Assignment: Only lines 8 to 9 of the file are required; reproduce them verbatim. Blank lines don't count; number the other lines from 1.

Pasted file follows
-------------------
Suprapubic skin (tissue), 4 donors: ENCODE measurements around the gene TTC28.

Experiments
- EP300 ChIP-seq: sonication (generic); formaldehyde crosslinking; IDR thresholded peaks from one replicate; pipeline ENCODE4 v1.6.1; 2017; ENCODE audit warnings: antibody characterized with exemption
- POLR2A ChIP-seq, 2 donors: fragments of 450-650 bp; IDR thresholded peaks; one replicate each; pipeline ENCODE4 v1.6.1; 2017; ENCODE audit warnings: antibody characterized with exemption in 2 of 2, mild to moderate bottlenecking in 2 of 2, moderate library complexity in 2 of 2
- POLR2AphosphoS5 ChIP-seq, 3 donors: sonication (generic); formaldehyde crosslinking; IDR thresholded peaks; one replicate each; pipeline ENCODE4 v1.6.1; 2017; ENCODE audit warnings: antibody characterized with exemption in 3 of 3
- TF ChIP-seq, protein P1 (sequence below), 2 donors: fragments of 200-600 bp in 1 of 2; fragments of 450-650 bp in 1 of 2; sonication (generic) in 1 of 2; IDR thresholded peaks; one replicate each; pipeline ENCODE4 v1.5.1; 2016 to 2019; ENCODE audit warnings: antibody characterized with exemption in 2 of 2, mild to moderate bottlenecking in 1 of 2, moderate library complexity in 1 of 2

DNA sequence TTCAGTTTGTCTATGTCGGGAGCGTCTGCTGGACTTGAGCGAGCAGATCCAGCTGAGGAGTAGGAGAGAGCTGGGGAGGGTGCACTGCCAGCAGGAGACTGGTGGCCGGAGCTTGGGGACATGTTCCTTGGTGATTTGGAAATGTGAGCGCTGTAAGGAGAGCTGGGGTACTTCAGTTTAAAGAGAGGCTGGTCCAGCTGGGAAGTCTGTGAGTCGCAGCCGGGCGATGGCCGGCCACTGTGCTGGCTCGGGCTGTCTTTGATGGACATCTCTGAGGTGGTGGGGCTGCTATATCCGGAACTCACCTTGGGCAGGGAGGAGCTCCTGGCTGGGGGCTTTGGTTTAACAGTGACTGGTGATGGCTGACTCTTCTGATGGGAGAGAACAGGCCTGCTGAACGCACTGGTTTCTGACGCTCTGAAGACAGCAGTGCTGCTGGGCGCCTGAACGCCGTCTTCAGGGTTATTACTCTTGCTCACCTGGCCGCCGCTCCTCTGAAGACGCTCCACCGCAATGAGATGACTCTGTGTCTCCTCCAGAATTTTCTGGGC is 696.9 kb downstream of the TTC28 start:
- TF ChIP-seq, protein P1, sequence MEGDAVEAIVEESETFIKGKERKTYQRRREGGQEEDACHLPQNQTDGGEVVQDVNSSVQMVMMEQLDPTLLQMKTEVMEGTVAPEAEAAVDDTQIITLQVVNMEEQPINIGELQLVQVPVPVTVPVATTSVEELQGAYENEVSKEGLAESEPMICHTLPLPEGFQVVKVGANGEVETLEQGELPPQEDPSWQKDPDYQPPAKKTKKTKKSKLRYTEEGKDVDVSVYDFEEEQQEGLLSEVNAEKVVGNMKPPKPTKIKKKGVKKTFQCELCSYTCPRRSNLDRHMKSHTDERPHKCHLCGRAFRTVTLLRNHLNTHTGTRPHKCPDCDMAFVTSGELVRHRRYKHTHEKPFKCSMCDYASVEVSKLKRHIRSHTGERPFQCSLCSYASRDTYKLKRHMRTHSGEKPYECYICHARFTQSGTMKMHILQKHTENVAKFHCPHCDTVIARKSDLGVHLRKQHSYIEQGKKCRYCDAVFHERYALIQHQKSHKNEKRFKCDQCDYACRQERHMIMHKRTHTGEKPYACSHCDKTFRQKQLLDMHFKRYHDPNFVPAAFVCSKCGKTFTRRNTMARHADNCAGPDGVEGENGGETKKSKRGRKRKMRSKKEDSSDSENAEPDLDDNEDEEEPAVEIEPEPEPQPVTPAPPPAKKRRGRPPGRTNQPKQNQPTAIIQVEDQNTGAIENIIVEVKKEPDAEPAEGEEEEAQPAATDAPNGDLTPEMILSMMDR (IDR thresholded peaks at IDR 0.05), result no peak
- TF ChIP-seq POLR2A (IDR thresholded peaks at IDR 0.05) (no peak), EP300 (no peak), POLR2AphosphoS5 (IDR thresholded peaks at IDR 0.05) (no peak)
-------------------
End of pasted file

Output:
- TF ChIP-seq, protein P1, sequence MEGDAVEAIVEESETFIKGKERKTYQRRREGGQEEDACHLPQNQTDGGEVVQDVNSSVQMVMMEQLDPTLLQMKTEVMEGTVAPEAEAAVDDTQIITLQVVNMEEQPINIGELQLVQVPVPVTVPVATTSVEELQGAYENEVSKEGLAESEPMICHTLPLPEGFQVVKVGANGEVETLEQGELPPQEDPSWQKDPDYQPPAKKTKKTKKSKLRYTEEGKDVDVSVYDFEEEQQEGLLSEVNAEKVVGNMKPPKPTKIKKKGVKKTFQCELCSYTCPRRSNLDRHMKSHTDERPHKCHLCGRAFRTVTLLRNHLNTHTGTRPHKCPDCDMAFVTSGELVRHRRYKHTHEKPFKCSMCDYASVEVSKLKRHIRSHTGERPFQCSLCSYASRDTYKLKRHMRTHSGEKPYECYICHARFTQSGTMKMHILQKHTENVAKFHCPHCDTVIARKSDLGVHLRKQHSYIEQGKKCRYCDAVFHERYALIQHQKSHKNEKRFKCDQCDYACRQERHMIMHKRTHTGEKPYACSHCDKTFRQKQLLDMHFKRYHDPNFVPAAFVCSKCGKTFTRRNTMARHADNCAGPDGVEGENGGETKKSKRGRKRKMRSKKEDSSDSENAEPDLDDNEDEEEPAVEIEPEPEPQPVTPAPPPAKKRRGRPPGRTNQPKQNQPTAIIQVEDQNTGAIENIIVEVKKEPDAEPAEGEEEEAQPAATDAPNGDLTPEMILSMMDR (IDR thresholded peaks at IDR 0.05), result no peak
- TF ChIP-seq POLR2A (IDR thresholded peaks at IDR 0.05) (no peak), EP300 (no peak), POLR2AphosphoS5 (IDR thresholded peaks at IDR 0.05) (no peak)